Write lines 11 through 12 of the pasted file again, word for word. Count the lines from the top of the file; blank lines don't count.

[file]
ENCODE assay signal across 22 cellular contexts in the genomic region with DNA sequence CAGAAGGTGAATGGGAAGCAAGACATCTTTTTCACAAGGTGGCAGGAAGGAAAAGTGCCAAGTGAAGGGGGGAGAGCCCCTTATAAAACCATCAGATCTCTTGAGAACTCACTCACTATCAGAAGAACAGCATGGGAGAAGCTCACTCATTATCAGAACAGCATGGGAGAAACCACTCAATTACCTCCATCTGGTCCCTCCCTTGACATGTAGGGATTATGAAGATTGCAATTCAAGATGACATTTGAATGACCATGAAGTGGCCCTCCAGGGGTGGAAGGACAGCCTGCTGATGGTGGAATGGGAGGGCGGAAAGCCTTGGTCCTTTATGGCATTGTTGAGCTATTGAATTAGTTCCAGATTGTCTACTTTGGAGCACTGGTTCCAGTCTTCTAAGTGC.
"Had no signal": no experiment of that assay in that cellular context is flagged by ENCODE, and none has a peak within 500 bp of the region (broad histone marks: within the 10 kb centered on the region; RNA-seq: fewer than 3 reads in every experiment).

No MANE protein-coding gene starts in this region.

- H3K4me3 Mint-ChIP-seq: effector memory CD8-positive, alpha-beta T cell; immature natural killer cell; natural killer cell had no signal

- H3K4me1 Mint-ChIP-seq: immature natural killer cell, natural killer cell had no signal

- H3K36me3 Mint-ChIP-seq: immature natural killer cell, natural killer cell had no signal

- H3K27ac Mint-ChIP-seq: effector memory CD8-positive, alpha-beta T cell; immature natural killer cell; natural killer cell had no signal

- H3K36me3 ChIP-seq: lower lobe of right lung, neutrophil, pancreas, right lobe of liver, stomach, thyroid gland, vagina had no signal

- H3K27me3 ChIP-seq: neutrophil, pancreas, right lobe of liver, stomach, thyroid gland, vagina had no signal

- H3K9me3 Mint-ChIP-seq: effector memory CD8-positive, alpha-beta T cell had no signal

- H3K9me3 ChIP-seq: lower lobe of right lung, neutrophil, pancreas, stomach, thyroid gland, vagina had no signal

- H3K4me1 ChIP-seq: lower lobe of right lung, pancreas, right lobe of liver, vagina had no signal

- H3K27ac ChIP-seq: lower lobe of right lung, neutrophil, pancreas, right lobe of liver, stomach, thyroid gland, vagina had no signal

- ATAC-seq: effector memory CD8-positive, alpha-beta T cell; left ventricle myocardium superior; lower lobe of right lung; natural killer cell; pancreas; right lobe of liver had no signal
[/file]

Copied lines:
- H3K9me3 ChIP-seq: lower lobe of right lung, neutrophil, pancreas, stomach, thyroid gland, vagina had no signal

- H3K4me1 ChIP-seq: lower lobe of right lung, pancreas, right lobe of liver, vagina had no signal